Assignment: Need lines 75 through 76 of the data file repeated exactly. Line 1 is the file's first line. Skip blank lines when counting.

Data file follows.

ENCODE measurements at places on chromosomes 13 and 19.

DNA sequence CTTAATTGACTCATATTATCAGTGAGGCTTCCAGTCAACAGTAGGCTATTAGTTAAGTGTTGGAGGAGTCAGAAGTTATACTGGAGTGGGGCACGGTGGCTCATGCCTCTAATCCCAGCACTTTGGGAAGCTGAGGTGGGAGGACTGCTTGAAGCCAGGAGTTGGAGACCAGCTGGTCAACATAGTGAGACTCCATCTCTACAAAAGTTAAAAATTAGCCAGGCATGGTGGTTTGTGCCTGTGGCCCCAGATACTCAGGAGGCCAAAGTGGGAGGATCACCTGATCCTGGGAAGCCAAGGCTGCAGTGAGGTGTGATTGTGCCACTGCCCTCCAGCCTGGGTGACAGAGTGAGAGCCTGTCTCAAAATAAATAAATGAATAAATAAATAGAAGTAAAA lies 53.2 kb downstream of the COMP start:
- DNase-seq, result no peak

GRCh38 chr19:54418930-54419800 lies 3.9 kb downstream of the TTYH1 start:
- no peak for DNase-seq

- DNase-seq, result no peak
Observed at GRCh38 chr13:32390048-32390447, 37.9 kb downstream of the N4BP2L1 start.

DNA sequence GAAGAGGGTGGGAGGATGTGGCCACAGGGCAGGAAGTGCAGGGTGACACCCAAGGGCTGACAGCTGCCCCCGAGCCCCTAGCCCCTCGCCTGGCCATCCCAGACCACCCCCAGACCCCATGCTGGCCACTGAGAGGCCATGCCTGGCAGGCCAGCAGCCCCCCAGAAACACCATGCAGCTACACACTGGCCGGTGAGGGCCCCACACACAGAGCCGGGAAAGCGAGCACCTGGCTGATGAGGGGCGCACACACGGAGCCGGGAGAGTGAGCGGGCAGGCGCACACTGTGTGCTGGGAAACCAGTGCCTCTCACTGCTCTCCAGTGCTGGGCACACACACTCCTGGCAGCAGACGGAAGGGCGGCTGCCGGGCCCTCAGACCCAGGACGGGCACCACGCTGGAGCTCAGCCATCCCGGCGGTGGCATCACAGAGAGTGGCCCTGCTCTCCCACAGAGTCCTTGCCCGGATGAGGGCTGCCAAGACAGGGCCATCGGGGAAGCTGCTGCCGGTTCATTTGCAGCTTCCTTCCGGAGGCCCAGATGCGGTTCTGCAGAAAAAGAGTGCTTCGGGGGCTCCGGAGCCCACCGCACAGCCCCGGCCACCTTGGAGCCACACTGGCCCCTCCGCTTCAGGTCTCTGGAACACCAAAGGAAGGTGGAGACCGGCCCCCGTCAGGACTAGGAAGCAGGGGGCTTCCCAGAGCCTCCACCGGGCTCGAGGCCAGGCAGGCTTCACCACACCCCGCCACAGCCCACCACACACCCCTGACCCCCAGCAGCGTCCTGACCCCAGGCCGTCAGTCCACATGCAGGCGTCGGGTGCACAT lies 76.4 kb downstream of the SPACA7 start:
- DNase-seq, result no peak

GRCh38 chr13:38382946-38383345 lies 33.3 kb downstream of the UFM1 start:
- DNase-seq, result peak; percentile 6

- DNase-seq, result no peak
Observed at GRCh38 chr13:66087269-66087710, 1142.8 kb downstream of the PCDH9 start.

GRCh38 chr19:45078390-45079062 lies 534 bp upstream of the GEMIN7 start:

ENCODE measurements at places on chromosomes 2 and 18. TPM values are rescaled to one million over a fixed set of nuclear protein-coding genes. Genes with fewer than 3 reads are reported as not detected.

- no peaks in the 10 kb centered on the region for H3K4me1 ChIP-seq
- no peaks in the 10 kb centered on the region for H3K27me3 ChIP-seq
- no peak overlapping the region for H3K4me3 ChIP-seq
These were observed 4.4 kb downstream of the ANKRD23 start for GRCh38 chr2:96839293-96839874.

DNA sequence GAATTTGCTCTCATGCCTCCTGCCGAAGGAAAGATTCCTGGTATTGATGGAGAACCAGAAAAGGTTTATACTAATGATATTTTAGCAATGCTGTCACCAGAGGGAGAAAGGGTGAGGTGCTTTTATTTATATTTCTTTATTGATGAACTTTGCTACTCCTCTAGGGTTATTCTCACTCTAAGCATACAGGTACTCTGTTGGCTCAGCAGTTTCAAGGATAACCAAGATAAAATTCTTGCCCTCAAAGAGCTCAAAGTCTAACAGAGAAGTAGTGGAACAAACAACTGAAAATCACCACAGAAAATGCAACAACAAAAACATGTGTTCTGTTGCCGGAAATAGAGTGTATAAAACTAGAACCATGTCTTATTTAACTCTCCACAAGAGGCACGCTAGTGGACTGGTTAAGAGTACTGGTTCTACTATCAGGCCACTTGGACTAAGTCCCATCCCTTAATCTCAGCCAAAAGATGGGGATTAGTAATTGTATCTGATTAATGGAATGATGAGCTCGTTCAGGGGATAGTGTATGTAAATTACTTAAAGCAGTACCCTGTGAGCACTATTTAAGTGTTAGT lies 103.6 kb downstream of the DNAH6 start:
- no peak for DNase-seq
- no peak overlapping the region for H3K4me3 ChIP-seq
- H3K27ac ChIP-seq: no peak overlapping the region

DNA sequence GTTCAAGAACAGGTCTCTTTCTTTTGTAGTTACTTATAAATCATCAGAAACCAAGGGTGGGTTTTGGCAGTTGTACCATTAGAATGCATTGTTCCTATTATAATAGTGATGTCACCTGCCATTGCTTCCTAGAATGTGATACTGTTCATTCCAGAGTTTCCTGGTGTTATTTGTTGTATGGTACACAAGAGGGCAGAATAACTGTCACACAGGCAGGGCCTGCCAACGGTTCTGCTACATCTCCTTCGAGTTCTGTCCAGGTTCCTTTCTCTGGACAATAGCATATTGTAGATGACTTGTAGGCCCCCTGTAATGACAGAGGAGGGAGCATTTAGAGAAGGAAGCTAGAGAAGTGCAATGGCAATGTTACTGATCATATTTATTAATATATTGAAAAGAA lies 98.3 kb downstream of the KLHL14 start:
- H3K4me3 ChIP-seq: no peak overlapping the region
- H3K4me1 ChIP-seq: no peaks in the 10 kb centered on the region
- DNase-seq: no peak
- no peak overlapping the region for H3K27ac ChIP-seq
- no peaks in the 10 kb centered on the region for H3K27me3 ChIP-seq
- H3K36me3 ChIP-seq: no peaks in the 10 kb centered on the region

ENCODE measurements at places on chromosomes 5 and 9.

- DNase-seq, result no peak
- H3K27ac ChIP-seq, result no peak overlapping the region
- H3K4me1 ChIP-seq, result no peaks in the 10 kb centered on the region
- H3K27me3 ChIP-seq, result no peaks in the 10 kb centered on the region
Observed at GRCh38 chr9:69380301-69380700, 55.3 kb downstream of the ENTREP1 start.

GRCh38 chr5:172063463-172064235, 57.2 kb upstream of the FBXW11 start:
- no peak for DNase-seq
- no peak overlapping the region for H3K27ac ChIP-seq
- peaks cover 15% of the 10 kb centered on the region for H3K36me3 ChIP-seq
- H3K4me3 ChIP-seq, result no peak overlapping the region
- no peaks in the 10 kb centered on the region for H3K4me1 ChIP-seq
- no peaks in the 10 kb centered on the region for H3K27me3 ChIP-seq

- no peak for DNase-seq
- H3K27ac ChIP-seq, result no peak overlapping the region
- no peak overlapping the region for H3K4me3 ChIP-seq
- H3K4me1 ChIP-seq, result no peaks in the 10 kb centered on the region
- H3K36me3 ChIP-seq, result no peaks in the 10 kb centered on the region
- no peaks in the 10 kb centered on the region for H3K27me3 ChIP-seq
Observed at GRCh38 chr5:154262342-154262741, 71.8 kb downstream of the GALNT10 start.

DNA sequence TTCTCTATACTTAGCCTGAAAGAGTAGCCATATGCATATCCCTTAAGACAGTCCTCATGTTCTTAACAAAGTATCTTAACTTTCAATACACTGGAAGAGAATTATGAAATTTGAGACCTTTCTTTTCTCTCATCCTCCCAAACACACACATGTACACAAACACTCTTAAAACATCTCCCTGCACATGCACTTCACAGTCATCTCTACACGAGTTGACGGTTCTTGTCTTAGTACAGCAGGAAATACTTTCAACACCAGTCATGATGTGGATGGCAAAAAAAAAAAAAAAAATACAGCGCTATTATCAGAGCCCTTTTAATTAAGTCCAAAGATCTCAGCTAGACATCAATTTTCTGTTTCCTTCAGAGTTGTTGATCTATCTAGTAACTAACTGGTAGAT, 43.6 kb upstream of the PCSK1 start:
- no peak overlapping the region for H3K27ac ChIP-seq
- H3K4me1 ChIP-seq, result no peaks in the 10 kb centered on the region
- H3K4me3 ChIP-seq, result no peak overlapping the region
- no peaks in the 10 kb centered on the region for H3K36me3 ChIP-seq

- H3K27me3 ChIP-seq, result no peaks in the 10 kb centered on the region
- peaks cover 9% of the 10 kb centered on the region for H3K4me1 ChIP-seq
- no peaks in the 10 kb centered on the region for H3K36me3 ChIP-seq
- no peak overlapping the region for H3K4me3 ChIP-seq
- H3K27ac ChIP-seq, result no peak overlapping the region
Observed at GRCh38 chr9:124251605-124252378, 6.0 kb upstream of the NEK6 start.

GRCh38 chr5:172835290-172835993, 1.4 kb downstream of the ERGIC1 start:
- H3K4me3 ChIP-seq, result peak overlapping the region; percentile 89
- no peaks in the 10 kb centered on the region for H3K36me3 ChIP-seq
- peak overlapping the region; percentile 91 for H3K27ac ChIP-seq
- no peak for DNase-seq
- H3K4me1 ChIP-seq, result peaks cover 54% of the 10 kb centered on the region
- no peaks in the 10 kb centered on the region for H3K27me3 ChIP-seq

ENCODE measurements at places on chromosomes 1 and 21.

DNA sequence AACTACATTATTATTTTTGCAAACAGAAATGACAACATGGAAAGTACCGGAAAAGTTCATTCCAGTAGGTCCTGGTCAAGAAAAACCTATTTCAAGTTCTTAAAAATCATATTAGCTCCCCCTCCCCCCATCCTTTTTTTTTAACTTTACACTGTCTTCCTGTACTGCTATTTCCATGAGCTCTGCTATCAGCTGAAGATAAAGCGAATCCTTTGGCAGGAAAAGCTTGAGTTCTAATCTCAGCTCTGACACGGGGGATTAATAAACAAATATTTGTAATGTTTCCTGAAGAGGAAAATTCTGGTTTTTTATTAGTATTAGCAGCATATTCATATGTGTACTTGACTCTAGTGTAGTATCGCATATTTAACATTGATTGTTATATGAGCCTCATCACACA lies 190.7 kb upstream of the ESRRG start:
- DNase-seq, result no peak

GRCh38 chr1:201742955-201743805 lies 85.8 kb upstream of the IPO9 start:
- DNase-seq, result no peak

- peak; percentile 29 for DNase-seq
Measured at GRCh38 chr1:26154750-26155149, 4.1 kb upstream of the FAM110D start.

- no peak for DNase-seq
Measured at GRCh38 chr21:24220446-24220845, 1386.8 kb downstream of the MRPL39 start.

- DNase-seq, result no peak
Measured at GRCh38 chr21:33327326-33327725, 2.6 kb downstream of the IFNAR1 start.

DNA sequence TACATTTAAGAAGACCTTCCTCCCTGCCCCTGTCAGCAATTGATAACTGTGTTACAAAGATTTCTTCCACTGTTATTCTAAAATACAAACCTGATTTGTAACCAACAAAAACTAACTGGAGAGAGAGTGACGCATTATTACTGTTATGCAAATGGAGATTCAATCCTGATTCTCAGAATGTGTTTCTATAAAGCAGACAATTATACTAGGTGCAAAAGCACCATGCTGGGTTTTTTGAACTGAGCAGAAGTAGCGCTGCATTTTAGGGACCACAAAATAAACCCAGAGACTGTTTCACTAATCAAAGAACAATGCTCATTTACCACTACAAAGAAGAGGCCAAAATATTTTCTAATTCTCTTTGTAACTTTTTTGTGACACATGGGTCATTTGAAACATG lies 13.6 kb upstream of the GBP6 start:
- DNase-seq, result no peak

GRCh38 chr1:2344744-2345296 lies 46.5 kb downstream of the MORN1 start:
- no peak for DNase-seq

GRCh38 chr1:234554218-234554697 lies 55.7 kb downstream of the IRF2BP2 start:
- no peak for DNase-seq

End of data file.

Measured at GRCh38 chr1:26154750-26155149, 4.1 kb upstream of the FAM110D start.

- no peak for DNase-seq